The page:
Professor Verene Shepherd elected to chair UN treaty body

Paul H. Williams (The Gleaner) reports that feminist scholar Verene Shepherd was elected chair of The Committee on the Elimination of Racial Discrimination (CERD). She is presently professor of social history at the University of the West Indies in Mona, Jamaica, and director at the Centre for Reparation Research.

On Monday, April 11, in Geneva, Switzerland, The Committee on the Elimination of Racial Discrimination (CERD) elected its new bureau, with Professor Verene Albertha Shepherd of Jamaica as its chair.

It happened during CERD’s 106th session in which anti-discrimination efforts by Cameroon, Estonia, Luxembourg and Kazakhstan were slated to be reviewed. The committee also heard three newly elected members make a solemn declaration, and adopted the session’s agenda.

In speaking with The Gleaner last Monday, Shepherd, who is also the director at the Centre for Reparation Research, said, “It’s quite an honour for me to have been elected chair of this treaty body, because it’s really a historic moment.” She has been a member of that committee since 2016 and will be chair for two years.

Shepherd is the first Jamaican and CARICOM national to sit on this the UN’s oldest treaty committee, for which she has won the highest number of votes among those who competed for a seat for two consecutive years. Her candidacy was supported by CARICOM.


She was also a member of the UN’s Working Group of Experts on People of African Descent, for which she was chair from 2012-14, and for which she helped to draft the programme of activities for the UN’s International Decade for People of African Descent (2015-2024). The CERD appointment is significant, Shepherd said, because we are still in the Decade for People of African Descent. “I’m honoured to be chair as we are still in the decade,” she shared.

CERD is one of 10 UN human-rights treaty bodies, and consists of independent experts who monitor the implementation of the Convention on the Elimination of All Forms of Racial Discrimination by its states parties. It works to take action against the injustice of racial discrimination, and the dangers it represents.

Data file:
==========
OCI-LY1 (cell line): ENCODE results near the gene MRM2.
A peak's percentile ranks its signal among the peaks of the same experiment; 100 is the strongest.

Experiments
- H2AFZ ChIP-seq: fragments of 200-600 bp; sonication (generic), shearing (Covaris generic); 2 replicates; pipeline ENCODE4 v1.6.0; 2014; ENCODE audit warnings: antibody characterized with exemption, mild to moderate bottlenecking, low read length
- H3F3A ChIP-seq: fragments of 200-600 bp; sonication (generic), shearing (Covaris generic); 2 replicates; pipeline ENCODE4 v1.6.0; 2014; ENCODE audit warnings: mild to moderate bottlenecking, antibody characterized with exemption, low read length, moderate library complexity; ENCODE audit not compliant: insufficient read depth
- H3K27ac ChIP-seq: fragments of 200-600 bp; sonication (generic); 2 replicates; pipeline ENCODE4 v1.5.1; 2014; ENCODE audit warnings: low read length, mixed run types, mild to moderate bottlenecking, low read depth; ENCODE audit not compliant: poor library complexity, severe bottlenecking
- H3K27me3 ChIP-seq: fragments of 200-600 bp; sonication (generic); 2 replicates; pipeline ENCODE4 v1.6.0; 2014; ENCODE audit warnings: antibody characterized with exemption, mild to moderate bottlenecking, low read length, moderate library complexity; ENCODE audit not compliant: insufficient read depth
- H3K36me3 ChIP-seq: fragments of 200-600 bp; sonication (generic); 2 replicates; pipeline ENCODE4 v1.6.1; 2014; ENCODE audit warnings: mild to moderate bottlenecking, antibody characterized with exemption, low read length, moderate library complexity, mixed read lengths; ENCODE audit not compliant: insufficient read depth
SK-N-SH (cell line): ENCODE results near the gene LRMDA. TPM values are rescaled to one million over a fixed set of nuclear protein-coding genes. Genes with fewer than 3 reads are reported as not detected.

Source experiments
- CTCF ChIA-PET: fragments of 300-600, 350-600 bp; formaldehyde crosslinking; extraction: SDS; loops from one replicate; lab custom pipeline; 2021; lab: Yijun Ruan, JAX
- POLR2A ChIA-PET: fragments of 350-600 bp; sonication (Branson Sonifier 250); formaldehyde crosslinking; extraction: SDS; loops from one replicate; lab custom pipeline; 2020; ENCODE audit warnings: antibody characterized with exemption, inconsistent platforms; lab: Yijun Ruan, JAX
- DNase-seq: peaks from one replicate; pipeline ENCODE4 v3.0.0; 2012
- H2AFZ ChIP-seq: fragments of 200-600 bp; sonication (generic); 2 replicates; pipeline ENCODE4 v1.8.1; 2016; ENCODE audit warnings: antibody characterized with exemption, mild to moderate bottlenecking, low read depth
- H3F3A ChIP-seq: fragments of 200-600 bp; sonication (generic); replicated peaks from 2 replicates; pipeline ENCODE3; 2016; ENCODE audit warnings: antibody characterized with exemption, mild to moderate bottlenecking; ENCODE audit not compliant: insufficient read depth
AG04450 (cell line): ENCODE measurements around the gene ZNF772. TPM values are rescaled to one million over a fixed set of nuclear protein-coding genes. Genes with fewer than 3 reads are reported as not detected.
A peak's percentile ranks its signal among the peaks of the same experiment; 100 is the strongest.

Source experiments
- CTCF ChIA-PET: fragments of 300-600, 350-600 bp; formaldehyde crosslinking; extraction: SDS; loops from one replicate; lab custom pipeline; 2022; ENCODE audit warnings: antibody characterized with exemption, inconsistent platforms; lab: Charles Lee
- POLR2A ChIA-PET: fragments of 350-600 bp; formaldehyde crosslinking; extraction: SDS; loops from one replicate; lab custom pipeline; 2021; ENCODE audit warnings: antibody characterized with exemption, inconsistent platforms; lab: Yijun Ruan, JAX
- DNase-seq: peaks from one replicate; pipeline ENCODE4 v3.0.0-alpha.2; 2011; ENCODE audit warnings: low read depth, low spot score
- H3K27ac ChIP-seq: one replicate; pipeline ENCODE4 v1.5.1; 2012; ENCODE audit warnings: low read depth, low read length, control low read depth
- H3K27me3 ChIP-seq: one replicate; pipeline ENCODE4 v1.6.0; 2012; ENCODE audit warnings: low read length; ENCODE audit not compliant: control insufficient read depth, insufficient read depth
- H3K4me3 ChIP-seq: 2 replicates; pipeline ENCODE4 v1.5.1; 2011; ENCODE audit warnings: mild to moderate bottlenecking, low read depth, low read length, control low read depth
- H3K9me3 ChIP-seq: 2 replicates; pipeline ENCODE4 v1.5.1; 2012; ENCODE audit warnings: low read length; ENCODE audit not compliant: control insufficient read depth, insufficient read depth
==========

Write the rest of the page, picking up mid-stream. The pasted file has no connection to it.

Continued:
The committee meets in Geneva and normally holds three sessions per year. The current members are from Qatar, Algeria, Poland, Republic of Korea, Côte d’Ivoire, Cameroon, Senegal, Turkey, China, USA, Mauritania, Germany, Greece, Togo, South Africa, Peru, Mauritius, and Jamaica.

The position of chair is rotated by region every two years, and this time around it was the Regional Group of Latin American and Caribbean Countries’ (GRULAC) turn. This is the group to which Shepherd belongs, and though she was tapped to be the next chair, the appointment had to go through a formal process.

She was nominated by long-standing member Gay McDougall, the representative from the USA, who is also senior fellow and distinguished scholar-in-residence at the Leitner Center for International Law and Justice/Center for Race, Law and Justice, Fordham University School of Law. McDougall’s proposal was supported by GRULAC and the other regional groups, and thus Shepherd was duly appointed.


Shepherd described the moment as “moving” and “humbling”, as McDougall’s proposal was like a “tribute”. She is particularly proud because CERD “is now the only treaty body with gender balance,” and the women on the committee are happy for her.

She said she was looking forward to the appointment because it would be an opportunity to represent the region, to work for the elimination of racial discrimination, to work with states to protect the vulnerable and marginalised people of African descent, refugees, migrants, asylum seekers, victims of war, etc. “It’s a very good place to be if you are a human-rights activist, as I am,” Shepherd declared.

The social historian on a committee with mostly lawyers is up to the task, and wants to bring more visibility and awareness of CERD in GRULAC, “to show that the Caribbean has talent and we are on the international stage as academics and human-rights defenders. We in the Caribbean have a role to play in the international dialogue of the elimination of racial discrimination,” she told The Gleaner.

She said, also, there is a treaty body-strengthening process that is yet to be adopted. It is about how to make treaty bodies function more efficiently and harmoniously. She would like to see CERD sign on to that outcome document. She also wants to see non-governmental organisations (NGOs) from the region take an interest in the work of her committee, as many NGOS from other regions are involved.

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